Vicki Mealings is the lead vocalist from the trio band Brittle Sun who are Melbourne based. With a vivid personality as a band and enigmatic live performances Brittle Sun are more than musicians they are artists who use inspiration from spoken word and collaborate with local poets.

The song ‘Last One Standing’ was co-written with my friend Megan, who’s a writer and editor. We’re a small but diverse bunch in terms of age and background. I’ve always loved music. The first song I loved was ‘Alexander Beetle’ by Melanie. I started out drawing and making little storybooks when I was tiny. It didn’t occur to me to play music until much later. I grew up in Melbourne, which is a great place to be if you like poetry and music.

What motivated you to deal with the subject of Violence Against Women in your art? Tell us why you chose this submission?

The song is very loosely autobiographical, but also inspired by the experiences of women we knew. The song was written a while ago, and it will mean different things to different people. We saw the call out, and we thought the song might be what Art Saves Lives were looking for in terms of the subject matter.


 

Submission Song: Last One Standing 

Lyrics by Megan Green and Viki Mealings. Music by Brittle Sun.

Our song ‘Last One Standing’ is very loosely autobiographical, but also inspired by the experiences of women we knew. The lyrics took a long time to get right, as there are a lot of stories in there and we wanted something a bit universal. The final edit of the lyrics is a long way from what we started with, but we kept the basic hook that makes the chorus.

We wanted to keep the music really simple so as to keep the main focus on the words and the voice. So we just laid down three tracks-acoustic guitar, keys, and astbory bass. That’s all.

David Jetson played the bass on the track and Stewart Garrett played keys. The song was recorded and produced by Kim Lajoie at Obsessive Music in Melbourne, Australia.



Why have you chosen the medium you use for your art?

I used to do visual art, but I couldn’t really say what I wanted through it. So I started writing poems and songs. Writing is the most satisfying part of the process. Performing is also a necessary part of the process, but writing is what gives the joy.  

What is your process when creating?

Sometimes ideas will materialise out of nowhere-just snippets. The process is all about having the discipline to write them down and then build on them. It takes work.

 

 

Who are you influenced by? What inspired you and your art?

There are so many influences-family, friends, enemies, other artists, and well-known artists. Of the well-known artists, Lou Reed was a pretty big influence as is Patti Smith.

What does feminism mean to you and do you consider yourself to be a feminist?

It’s going to mean different things to different people. Enabling equal opportunity is the tenet everyone’s familiar with, but for me it goes further than that. It’s about recognising and addressing the injustices of the past and present and taking responsibility for the future.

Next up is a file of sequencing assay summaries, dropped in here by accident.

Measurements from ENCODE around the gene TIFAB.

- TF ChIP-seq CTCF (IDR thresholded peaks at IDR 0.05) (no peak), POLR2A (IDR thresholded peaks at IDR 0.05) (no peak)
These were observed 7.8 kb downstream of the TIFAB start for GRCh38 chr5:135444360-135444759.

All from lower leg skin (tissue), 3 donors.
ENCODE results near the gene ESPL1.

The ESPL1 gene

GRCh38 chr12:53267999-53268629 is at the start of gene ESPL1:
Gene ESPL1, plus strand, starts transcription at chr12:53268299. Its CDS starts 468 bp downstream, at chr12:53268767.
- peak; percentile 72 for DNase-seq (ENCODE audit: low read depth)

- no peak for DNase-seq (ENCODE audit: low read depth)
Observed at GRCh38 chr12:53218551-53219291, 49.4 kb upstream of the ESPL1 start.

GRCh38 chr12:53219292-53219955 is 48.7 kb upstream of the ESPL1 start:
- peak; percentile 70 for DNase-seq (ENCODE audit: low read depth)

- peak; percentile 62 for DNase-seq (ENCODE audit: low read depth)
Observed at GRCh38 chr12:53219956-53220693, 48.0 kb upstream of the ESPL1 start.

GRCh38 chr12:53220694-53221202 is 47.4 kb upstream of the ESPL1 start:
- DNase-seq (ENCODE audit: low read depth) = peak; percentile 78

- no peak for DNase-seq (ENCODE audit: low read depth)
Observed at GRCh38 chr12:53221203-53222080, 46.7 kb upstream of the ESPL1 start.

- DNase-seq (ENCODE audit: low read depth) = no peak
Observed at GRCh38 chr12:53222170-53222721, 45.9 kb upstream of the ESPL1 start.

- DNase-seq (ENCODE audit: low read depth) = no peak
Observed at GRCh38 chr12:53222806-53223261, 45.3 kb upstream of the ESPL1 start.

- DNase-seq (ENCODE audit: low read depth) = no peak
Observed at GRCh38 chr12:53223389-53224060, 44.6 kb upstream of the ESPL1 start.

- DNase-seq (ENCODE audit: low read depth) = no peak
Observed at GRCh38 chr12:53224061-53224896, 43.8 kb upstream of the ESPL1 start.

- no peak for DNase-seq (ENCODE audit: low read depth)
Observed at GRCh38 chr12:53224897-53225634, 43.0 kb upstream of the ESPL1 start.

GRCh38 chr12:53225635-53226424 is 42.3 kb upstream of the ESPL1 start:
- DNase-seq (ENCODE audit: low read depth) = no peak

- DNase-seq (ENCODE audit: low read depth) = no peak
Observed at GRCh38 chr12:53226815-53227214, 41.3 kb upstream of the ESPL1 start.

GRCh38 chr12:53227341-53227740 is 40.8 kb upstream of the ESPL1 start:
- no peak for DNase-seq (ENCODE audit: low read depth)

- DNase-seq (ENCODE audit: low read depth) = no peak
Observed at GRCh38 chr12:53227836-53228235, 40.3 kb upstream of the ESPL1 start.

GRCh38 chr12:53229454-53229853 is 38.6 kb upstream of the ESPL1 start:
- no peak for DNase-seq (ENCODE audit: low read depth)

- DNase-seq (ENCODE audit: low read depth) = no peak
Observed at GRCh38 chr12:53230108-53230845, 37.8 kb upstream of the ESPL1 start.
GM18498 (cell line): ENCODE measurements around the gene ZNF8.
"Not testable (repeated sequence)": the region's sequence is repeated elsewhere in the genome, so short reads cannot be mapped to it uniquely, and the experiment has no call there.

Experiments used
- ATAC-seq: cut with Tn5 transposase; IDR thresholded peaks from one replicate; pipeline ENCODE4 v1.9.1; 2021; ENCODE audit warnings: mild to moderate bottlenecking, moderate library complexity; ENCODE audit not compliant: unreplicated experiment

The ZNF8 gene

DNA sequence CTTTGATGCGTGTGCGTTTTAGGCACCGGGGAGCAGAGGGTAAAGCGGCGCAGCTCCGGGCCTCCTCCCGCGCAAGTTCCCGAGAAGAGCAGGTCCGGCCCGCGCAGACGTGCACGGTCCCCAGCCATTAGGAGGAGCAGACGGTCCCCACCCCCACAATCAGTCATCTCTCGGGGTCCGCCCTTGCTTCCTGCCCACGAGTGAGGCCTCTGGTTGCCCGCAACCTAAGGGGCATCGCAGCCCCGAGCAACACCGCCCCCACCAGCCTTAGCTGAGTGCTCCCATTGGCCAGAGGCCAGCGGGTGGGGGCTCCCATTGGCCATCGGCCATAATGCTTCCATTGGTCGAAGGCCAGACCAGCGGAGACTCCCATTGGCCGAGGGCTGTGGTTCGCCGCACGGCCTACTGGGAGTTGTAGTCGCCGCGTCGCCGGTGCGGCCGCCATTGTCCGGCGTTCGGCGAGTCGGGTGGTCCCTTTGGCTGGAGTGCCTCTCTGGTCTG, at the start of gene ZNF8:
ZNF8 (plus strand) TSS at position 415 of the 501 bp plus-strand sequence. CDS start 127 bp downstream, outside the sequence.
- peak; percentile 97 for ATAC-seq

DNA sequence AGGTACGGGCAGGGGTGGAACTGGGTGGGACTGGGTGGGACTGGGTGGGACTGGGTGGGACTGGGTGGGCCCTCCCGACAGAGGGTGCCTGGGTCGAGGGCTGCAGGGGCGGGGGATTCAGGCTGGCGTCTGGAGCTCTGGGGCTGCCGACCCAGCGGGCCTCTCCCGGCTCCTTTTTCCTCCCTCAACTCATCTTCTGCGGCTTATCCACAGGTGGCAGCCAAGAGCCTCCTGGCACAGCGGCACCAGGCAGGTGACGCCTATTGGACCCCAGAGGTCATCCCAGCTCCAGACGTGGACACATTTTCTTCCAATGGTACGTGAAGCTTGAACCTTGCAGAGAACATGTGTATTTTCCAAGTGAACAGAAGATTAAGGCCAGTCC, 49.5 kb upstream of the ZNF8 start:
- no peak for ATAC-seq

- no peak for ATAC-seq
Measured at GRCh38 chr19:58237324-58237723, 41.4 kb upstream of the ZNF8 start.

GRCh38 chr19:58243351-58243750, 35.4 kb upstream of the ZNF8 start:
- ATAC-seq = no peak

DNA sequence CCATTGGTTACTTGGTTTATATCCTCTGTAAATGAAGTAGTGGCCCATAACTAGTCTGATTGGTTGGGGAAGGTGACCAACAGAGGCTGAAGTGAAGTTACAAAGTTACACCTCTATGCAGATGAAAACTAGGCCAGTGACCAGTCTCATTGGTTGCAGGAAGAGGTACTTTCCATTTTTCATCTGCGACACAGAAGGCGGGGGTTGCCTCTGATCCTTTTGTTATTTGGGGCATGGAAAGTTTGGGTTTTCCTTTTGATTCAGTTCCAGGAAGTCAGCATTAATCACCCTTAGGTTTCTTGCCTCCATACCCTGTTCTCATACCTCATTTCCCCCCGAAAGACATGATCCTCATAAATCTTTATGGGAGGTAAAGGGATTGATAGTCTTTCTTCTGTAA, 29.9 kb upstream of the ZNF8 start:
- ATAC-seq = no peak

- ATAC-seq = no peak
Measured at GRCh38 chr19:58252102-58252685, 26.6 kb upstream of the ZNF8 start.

What made you want to get involved with our non-profit ART SAVES LIVES INTERNATIONAL mission?

ASLI is inclusive. It provides a voice to the voiceless.

 

 

Do you feel women have to conform to social norms and stereotypes to be taken seriously? Do you have any experiences of this?

In general, I think women are taken less seriously, whether they conform or not.

Do you think that women and men are equal in today’s  societies  around the world? Have you any experience of this?

No. The average woman in global terms works as an unpaid farmhand and does most of the work. We’re a lot better off here in the West but there are still issues for example difficulties with balancing home and family life and unrealistic societal expectations in terms of work, parenting and physical appearance.

What causes and world issues are you passionate about, campaign for, volunteer for etc…..?

It concerns me that children from low income families don’t have the same educational opportunities as those from higher income families. I’m also concerned about Indigenous health, in terms of the scandalously high infant mortality rates, higher rates of poverty, and a greatly reduced life expectancy.

 

 

What does the statement ART SAVES LIVES mean to you and  has art in anyway “saved” your life in any way?

I once witnessed a music therapist working with a young person who had a suffered a traumatic brain injury. That person was agitated, confused, and restless most of the time. Except when the music therapist was singing and playing guitar. The music definitely had a calming effect. Every time the music played, it was as though the former, uninjured personality resurfaced; something that was thought to be irretrievably lost. It was quite a thing to witness.

How can your art be used to create change and is this something you want for your art?

Art can create change in a number of ways. It can help people to think in different ways about a given situation and it can challenge the status quo. Sometimes it’s a conscious thing, sometimes it isn’t. We want people to enjoy what we do and to feel proud of who they are. I think it’s really important to celebrate diversity and to promote solidarity.

What are your goals as with your art?

To keep on improving and to leave behind a body of work we can be proud of.

What is your next project or piece that you are working on?

We’re currently recording some new songs for our next EP. I also want to get my poems into print.

 

Viki Mealings - Brittle Sun
Viki Mealings – Brittle Sun

 

If you would like to know more about Brittle Sun follow these links:

Website

Facebook Page

YouTube